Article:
Sunday, 24 August 2014

Superpower for good or evil....what's your power?

If you could have a super power what would it be?  Would you choose super strength, maybe you would choose the ability to fly or what about telepathy?

My daughter has a very unique super power, whenever she sits in her wheelchair she becomes invisible.  Now to anyone who knows her she is not invisible but to strangers she is.  We will stop at a store or mall and if seated in her wheelchair people look away, won't make eye contact, or look at her as if they are looking through her and generally avoid acknowledging she exists.  When we are at a busy attraction, were either her Dad or I are pushing her in the wheelchair, people will walk into her and her chair, spill things on her or bump her with things they are carrying.  The majority of people do not acknowledge or apologize for doing this to her.

So far she hasn't been able too use her superpower for good or evil and with her autism she is probably more comfortable being invisible.  As her Mother I would prefer she doesn't practice her invisibility.  Quite often I will place my daughter in a shopping cart when we are out and the difference is tremendous.  People will talk with her, comment on how cute she is and generally engage her.  When in a shopping cart people do not walk into her or spill things on her.

Next time you are out and you see a child sitting in a wheelchair remember they are a child first.  Look them in the eye, smile and say hello.  This actually goes for anyone sitting in a wheelchair or using a walker because my guess is they all have the same superpower my daughter has.


  1. So sad. Bethany is stared at and even looked on with disgust at times because she is a 16 yr old who acts and talks like a 2 year old. She is not invisible but she is ignored!

  2. I have a friend who on occasion uses a wheelchair - same thing!
    I hope I have become more aware because of this.
    Mind boggling, really.

  3. My dad was in a wheelchair from age 29 on. We experienced the looking away thing often. Dad would wheel right up to people and start talking to them. He was quite a guy! Thanks for adding it to's Tuesday special needs link share!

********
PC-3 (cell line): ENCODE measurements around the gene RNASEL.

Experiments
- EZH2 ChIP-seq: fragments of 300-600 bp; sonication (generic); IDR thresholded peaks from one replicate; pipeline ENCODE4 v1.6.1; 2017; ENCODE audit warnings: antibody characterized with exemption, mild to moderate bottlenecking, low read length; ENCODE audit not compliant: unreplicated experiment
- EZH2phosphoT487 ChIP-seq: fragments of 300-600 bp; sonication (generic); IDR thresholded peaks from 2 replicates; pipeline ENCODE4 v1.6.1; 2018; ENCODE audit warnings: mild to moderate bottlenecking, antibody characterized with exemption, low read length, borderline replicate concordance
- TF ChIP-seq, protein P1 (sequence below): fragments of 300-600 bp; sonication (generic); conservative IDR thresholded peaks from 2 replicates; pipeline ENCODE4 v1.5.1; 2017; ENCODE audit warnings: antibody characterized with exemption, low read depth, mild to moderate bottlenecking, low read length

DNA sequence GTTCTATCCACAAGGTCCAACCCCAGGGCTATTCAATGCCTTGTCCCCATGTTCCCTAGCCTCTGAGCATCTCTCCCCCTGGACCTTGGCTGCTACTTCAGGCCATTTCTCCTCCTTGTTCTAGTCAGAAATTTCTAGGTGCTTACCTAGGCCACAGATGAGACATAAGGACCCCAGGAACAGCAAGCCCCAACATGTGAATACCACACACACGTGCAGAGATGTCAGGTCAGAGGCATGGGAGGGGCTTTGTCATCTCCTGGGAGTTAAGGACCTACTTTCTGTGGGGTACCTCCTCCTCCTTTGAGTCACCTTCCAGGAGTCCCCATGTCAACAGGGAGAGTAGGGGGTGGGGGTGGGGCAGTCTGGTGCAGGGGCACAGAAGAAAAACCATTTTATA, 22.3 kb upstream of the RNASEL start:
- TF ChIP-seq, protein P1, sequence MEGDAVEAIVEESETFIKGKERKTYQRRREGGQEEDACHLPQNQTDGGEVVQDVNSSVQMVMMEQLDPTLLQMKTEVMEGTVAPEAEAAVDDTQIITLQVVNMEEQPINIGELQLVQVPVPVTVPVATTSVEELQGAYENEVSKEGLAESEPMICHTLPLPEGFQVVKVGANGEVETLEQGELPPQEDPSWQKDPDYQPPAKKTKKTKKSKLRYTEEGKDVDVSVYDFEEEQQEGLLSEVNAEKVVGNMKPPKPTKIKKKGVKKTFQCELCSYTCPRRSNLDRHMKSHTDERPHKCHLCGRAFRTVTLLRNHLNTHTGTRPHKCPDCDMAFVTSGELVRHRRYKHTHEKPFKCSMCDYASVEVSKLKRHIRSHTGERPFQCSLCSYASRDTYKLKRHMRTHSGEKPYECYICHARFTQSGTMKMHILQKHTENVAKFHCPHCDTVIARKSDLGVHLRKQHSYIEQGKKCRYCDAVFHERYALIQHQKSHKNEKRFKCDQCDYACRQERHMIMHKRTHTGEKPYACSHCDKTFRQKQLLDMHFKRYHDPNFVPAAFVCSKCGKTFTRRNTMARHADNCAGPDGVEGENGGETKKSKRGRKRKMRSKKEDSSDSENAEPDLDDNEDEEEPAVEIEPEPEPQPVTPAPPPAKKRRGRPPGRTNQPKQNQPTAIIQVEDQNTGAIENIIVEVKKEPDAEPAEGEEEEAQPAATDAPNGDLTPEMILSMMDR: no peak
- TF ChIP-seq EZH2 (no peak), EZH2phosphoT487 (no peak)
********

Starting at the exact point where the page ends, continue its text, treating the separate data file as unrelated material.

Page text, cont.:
4. I always felt uncomfortable until I was a mom and in the world of special needs. People don't know what to do and I'm so glad that you wrote this because YES people with differences are PEOPLE and we need to look them in the eye and say "hello" and SEE them.

  5. Most of my experience with people in wheel chairs is a bar. I know it's crazy, but a bar I used to go to religiously had a regular there. A guy. In a wheel chair. I used to dance with him since no one else would, and it kind of started a thing where the other girls saw it and wanted to do it to. I got that guy so many chicks by being the "competition." I think, after that experience, the girls wanted to dance with him BECAUSE he was in a wheel chair, but they were afraid to approach him because he was in a wheel chair.

    My autism experience is that it runs in my family. I most likely am on the spectrum. I know that feeling of wanting to be invisible, but the problem with autism is that we have poker faces. We are feeling things and not letting people see those feelings. We don't know how to show our feelings, verbally or nonverbally. And sometimes we want to be in the spotlight, but only when we are in the mood for it, but fortunately, we are very happy as children to get it from our parents, and in fact, it's more important to us to have our parents' admiration than anyone else's until we hit a certain age of maturity. So the fact that she is NOT invisible to you is the best thing you can give her. This is from a girl who was kind of invisible to her parents on account my sister is an attention seeking sociopath.